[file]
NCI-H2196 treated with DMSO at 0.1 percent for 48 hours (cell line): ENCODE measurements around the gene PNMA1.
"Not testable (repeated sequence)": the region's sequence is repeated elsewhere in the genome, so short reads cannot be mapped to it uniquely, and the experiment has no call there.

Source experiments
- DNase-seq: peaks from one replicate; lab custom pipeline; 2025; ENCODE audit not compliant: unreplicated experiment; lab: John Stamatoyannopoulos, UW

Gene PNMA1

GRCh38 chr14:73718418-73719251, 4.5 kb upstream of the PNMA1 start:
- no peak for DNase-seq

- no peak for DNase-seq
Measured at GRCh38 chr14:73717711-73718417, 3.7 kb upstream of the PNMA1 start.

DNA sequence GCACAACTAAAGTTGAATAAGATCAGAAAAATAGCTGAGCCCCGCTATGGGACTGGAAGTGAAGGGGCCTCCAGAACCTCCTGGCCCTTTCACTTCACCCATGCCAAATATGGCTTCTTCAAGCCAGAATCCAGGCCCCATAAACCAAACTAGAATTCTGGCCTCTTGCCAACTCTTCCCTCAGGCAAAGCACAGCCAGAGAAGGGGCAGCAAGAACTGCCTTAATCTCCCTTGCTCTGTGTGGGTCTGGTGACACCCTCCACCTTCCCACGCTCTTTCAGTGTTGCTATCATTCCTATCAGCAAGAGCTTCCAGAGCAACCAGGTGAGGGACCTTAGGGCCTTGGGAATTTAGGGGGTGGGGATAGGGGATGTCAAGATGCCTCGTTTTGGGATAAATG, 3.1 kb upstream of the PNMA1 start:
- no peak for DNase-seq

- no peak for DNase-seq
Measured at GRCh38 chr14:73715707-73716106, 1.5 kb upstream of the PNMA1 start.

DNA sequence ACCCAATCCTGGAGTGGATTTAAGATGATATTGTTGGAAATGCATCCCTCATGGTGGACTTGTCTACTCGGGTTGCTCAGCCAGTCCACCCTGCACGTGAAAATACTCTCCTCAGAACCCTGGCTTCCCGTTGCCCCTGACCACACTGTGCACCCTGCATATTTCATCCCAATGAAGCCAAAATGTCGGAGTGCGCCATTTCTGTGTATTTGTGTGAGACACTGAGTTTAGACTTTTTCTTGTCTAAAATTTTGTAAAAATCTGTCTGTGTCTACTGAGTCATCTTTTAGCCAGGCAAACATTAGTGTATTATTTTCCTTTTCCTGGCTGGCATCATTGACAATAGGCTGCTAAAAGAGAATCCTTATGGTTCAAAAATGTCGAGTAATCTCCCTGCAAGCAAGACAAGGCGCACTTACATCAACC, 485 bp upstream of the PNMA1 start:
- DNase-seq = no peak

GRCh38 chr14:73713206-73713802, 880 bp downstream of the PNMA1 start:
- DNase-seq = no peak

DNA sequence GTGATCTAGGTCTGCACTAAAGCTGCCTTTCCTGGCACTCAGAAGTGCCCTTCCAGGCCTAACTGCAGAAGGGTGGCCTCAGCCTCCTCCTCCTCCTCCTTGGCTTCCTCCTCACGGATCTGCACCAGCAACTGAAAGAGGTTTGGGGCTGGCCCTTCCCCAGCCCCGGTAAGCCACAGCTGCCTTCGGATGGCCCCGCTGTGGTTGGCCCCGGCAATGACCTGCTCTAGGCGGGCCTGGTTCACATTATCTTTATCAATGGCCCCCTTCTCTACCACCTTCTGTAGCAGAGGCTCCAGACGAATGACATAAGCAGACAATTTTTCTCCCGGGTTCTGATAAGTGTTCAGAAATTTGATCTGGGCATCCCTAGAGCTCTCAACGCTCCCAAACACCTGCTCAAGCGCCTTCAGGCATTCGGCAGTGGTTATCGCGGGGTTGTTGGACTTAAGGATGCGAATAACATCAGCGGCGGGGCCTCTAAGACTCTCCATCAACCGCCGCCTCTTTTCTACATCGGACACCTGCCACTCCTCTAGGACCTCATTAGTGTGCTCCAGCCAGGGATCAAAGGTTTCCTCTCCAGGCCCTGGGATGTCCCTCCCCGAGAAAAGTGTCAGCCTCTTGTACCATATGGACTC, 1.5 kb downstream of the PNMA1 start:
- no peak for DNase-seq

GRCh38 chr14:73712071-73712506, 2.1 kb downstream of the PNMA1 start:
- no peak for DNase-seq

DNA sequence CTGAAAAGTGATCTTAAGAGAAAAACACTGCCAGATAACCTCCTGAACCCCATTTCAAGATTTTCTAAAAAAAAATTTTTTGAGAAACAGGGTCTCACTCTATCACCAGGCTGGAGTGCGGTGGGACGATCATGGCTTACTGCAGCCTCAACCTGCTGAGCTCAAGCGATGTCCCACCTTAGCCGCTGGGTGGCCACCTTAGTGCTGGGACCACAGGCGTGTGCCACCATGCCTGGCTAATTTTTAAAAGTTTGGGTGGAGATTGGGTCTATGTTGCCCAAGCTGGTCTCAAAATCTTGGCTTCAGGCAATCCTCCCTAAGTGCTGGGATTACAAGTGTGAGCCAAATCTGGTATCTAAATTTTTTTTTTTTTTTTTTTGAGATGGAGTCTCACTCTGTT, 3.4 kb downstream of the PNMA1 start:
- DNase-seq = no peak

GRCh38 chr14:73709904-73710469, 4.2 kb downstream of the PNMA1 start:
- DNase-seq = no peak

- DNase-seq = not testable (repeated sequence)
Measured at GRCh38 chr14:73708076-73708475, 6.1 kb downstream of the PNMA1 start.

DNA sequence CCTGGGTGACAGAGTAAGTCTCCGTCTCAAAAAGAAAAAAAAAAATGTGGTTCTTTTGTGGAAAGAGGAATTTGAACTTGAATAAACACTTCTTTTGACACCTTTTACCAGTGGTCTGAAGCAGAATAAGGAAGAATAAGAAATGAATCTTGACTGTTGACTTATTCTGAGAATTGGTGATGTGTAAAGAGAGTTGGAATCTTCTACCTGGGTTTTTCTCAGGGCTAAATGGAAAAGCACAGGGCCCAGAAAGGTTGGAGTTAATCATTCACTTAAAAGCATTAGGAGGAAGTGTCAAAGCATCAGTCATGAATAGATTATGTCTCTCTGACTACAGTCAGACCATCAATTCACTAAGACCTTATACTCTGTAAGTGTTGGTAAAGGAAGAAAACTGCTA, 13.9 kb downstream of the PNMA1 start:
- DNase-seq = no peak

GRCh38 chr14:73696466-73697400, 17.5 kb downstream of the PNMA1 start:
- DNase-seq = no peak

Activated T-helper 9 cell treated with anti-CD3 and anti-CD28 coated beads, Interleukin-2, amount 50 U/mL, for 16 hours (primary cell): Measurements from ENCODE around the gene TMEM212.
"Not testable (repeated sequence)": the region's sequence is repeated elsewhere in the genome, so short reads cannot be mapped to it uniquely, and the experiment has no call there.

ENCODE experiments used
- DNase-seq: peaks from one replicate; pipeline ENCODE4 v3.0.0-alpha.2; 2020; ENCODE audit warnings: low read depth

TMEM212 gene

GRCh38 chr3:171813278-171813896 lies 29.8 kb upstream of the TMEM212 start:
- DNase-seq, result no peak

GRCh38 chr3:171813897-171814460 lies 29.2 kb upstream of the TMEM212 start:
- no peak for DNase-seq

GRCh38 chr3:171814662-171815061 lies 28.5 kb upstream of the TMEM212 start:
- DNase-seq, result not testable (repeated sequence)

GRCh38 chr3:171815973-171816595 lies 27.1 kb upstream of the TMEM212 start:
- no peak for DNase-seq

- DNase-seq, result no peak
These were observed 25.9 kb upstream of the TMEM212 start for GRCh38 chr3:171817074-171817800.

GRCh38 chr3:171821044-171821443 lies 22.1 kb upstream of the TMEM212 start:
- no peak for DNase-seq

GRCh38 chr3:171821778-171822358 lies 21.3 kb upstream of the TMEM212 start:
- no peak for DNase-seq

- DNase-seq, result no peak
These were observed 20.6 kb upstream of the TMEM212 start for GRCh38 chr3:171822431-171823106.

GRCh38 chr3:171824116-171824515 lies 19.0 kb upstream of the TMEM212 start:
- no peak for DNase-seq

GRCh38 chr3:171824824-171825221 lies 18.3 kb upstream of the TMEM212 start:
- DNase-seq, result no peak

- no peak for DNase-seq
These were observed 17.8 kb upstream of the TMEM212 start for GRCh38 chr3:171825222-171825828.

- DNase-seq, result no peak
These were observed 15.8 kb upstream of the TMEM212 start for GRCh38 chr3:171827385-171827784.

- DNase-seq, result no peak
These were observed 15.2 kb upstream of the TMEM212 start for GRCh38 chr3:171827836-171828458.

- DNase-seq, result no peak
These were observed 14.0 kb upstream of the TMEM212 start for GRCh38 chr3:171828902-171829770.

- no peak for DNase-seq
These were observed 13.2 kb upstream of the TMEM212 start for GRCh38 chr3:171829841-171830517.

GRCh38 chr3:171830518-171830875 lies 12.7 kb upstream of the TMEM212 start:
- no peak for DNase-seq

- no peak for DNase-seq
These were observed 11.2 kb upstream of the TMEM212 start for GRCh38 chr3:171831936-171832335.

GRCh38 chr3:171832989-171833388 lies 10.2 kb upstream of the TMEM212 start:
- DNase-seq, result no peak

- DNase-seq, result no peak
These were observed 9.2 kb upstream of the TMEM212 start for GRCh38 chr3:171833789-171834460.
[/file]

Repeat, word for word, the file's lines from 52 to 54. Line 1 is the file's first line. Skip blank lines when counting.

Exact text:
These were observed 20.6 kb upstream of the TMEM212 start for GRCh38 chr3:171822431-171823106.

GRCh38 chr3:171824116-171824515 lies 19.0 kb upstream of the TMEM212 start:
- no peak for DNase-seq